Arrow-right Camera


Teacher Dispels Myths About Indians Native American Students Learn How Little They Know About Their Own Culture

When Rose Ann Abrahamson handed a quiz about Indians to the Indian students in her workshop at the Northwest Indian Youth Conference, she delivered it with a challenge that would have seemed politically incorrect in any other setting.

“I want to see what you injuns know about yourselves,” she chided.

The workshop was one of 36 during this week’s conference that drew some 350 Indian students from the Northwest and Canada to Idaho State University.

The workshop was called “Circle of Understanding Through History and Dance,” and Abrahamson lined the 20 students up single file in the middle of the room before asking them 18 true-false questions. She then told them to step to the left of the line if they answered true and to the right if they answered false.

Seldom did all the students agree on their answers.

“Indians receive a per capita check every month from the government for being an Indian” found two of the students on the true side.

“Where do I sign up?” Abrahamson teased, saying, “No, Indians don’t get money for their heritage.”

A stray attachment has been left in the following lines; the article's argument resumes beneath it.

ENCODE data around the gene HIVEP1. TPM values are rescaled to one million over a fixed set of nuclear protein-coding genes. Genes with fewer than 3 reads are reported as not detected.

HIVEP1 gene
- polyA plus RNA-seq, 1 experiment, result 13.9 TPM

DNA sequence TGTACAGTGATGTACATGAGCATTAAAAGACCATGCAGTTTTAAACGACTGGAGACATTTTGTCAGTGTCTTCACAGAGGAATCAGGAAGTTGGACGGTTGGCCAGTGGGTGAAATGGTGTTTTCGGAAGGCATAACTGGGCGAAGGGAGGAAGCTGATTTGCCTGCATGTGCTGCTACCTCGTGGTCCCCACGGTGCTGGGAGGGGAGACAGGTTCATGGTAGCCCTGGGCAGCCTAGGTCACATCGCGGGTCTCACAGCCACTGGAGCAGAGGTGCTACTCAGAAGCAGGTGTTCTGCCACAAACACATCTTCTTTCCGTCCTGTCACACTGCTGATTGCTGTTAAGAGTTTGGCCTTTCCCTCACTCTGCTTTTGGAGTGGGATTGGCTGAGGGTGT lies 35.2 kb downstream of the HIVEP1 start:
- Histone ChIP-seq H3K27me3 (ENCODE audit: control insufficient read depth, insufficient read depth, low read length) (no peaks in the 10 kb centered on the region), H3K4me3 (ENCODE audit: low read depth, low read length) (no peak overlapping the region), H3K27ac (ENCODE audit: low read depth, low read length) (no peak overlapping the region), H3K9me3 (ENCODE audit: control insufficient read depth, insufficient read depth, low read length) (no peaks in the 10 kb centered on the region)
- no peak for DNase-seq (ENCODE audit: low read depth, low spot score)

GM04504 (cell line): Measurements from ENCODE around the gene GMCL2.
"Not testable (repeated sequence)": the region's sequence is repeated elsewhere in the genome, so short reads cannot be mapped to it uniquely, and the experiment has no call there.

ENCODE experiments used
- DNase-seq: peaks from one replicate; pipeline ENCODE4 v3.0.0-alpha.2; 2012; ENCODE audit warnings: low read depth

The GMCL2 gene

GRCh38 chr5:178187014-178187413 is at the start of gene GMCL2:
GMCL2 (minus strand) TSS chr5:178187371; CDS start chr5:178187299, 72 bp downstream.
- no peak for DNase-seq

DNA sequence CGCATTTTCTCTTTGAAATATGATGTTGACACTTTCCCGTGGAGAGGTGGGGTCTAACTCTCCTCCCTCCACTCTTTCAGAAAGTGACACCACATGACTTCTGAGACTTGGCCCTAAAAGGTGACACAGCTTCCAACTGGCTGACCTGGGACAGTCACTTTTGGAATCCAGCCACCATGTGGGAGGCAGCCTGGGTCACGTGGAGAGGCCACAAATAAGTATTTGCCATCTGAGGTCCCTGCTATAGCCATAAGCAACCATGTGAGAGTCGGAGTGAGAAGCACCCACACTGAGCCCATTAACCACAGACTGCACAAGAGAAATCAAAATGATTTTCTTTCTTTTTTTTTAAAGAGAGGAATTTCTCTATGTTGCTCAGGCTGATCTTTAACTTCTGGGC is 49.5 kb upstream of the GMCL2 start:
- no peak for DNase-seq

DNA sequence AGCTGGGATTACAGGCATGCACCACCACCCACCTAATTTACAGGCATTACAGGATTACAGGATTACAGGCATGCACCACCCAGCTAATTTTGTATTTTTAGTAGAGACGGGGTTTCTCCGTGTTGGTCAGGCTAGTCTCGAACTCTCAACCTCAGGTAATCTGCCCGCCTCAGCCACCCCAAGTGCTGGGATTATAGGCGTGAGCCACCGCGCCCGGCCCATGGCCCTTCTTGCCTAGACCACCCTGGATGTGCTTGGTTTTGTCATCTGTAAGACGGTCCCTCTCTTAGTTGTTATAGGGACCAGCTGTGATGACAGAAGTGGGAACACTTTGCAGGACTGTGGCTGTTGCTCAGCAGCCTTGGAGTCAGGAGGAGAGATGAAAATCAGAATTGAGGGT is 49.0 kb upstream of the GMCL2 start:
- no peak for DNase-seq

A Lemhi Shoshone, Abrahamson is bilingual coordinator at the Shoshone-Bannock School in Fort Hall. She demonstrated the diversity of Native American languages by saying hello in about a dozen.”I collect hello words,” she said, apologizing for any mispronunciations.

That diversity of languages also came through in a quiz question - “All American Indians can converse with one another in the Indian language.”

It was one of the few on which all the students answered the same way - false. Many of them can’t converse with their elders in their own native language.

Another question finding two students with the wrong answer was, “Most Indians want to assimilate and join the mainstream of America.”

“Many Indians don’t want to assimilate,” Abrahamson said gently. “We do want to borrow from other cultures.”

She told of a Blackfeet woman in Montana who borrowed from the culture of modern science in discovering taxol, the cancer-treating chemical produced naturally in the bark of the yew tree.

Other discoveries by white scientists, such as the theory of plate tectonics, were already known by Indians, Abrahamson said.

Tags: education